Finding the words

I’ve spent the last month or so trying to find the right words for life right now.  I sit here on my bed at 2:35a.m. as the six month mark since Caleb’s death passes.  It’s now his half birthday and he isn’t potty trained or learning to ride a two wheeler as we’d planned.  The shock bubble that get’s you through the first few weeks after something as terrible as this has worn off.  I even had a long period of feeling like I was getting a handle on this new normal.  I foolishly thought that I might be the exception to grief, perhaps because of my faith or my strong personality or just because my level of badassery really is that high.  Then, the seasons changed.  For the last several weeks, all I could say was that the seasonal change has been hard.  That statement wasn’t all encompassing or satisfying to my emotions, but it was all I had.  Thankfully, I’ve finally found the words.                                                                                                                  winter trees

My grief journey started in winter.  It wasn’t a typical winter.  We had one round of early snow around Thanksgiving.  It was just enough to give Bub the chance to be cool with the big kids and brave running out onto the deck barefoot on Thanksgiving, only to run back in and have the cold set in.  That didn’t keep him from repeating his crazy stunt with his older siblings a few more times.  I can still hear his laugh as his big brothers danced around, barefoot, in the cold.  Then, the snow melted and was gone.  December was mild.  I was getting by without my heaviest and warmest of winter coats.  Christmas decor was going up, but we were beginning to wonder if we’d have a white Christmas or if we’d have snow for Caleb’s birthday on the 18th.  Then, my son died.

Once Caleb’s body was buried, winter came.  Piles of pure, white snow covered the ground and bare trees.  The sky became an icy blue and the sun only offered warmth if you stood in her light while indoors in that space where you can feel the warmth of the light, but not the cold penetrating the window.  To leave the house required a hat, scarf, gloves, boots, and coat.  There was no staying warm without them.  The outside world was bundled up, tucked away, and trying to stay warm…just like me.  The earth seemed to be mourning and grieving the death of one of the most vibrant people to ever live.  Cold and bare, but with the pure, white snow to remind us of God and heaven.  Then, the seasons changed.

With the melting snow, flowers, birds, and buds came a renewal of life.  However, life didn’t renew for Caleb.  He wasn’t going to spring forth with all that had been lost to winter.  That heaven hole in my heart was not going to be filled.  Life and the earth were moving on and I was stuck.  Gone were my coat, scarf, hat, gloves, and spot by the fire.  Warmer weather meant exposure.  The older five were preparing for the end of school, the trampoline was up again, the play structure was ready for use, and scooters and bikes were once again present in the driveway, but this time there was only five.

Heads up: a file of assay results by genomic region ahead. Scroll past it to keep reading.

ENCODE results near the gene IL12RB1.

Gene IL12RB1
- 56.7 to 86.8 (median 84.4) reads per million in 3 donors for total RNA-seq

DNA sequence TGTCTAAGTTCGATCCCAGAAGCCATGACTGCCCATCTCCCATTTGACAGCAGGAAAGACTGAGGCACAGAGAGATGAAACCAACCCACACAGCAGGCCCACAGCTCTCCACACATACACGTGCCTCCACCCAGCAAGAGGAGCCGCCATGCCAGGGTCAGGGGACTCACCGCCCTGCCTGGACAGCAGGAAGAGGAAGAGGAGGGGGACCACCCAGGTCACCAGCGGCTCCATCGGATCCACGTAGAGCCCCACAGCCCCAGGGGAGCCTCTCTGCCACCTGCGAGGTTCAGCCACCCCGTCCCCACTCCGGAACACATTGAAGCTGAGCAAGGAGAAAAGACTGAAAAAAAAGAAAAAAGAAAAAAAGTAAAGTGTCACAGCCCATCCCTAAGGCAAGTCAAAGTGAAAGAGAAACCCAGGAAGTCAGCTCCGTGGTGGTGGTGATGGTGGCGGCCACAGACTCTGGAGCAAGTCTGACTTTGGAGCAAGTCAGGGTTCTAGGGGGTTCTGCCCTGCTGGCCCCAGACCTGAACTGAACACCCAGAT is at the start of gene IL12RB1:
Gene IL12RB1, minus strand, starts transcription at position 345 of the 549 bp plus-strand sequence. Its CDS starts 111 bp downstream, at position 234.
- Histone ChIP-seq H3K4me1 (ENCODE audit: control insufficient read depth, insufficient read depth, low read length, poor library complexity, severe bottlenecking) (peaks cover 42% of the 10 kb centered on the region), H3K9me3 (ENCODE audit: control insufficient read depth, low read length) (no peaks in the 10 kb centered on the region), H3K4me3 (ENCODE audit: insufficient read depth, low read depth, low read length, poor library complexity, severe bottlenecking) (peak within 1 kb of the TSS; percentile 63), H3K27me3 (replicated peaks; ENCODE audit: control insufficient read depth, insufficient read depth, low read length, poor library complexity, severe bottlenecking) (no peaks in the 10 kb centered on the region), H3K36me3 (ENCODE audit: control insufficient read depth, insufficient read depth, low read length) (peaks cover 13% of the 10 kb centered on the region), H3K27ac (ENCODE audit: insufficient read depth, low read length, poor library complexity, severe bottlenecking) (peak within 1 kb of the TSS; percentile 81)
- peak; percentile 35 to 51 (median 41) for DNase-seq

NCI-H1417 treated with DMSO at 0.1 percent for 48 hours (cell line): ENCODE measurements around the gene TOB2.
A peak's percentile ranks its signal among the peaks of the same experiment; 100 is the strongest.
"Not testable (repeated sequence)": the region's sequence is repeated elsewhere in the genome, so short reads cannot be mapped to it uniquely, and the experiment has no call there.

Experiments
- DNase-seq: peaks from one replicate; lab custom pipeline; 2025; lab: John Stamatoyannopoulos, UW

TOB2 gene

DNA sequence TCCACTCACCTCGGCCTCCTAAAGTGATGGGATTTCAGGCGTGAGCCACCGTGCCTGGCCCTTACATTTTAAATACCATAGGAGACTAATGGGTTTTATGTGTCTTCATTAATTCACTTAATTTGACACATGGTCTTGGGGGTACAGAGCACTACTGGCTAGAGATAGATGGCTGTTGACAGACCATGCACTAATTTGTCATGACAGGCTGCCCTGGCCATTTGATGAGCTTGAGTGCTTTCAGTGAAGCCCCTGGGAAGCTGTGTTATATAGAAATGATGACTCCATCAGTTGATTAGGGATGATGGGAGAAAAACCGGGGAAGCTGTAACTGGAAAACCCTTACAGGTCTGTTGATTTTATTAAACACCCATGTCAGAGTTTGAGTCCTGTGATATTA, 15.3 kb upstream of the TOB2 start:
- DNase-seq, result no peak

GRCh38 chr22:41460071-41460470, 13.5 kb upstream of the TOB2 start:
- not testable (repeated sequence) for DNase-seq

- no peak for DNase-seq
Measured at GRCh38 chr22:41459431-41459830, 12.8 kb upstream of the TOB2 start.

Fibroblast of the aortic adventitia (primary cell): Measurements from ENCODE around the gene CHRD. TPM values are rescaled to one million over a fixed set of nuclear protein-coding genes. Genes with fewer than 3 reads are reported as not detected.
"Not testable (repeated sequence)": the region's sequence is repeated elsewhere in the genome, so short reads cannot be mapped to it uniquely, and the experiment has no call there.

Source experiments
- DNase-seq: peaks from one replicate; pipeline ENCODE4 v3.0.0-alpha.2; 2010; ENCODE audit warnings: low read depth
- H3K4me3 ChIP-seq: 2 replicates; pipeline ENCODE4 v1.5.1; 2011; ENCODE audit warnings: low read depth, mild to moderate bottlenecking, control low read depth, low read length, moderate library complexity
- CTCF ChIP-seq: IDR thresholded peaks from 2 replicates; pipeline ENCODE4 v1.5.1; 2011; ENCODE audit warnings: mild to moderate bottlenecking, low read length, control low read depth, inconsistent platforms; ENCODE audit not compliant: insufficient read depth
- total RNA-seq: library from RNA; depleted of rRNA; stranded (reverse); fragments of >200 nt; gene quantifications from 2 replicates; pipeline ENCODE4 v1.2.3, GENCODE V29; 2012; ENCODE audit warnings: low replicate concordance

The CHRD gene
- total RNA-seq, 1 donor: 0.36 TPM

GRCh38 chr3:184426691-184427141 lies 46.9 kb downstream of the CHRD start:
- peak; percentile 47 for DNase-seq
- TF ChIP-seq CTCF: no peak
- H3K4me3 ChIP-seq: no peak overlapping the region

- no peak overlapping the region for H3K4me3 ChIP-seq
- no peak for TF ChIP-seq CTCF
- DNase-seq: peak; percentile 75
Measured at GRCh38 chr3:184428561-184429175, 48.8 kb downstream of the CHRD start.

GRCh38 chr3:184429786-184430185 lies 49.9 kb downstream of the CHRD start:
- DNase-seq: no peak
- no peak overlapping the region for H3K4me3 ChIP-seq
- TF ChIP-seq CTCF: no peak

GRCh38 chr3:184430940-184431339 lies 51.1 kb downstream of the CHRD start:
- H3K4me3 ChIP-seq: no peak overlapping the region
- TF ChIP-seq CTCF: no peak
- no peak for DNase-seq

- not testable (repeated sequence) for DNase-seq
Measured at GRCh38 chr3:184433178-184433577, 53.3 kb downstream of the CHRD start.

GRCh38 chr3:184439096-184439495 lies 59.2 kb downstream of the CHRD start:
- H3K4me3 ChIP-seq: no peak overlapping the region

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I’m learning to be exposed in this new season without getting burned.  I find so much joy in my kiddos.  If I seem a bit more sad lately or “off”, just know that I have one less kiddo on the trampoline, one less hamburger to grill, one less place to set, one less scooter to put away, once less bag to pack for camping, and birthday and Christmas presents that were never given are still tucked away.  He’s not playing in the dirt next to the dugout or trying to jump in the deep end at the pool and I’m still getting used to not counting to six.

While the earth is renewed in the glory of spring and summer, so is the grief and pain for grieving parents everywhere as we face the season of exposure and family fun.  Be mindful of our scars.  Scar tissue and open wounds are the most susceptible to injury and burns as we emerge from hibernation.

-Jenelle

7 thoughts on “Finding the words

  1. Stay strong. Lots of anniversaries will bring you back to precious moments in time. Cherish those memories! It’s been over 22 years for me. Let your faith help you through. You wrote so beautifully of your feelings over the last six months. Praying for ongoing strength and courage.

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  2. For some reason, the thought of him playing in the dirt next to the dugout hit me particularly hard. I can so see him doing that. I truly don’t know how you do it, but you have an amazing strength. After reading things that you’ve written lately, it becomes more clear to me how you’ve really been feeling. I knew it was harder than you were letting on. Thank you for letting us in some. I truly have a pain in my chest every single day as I think of him and his untimely departure from our lives here on earth. May we all find continued comfort in the Lord and Spirit. I know where he is and that does bring me comfort but missing him and knowing what you’re all going through is just so difficult. I love you, my daughter. Mom

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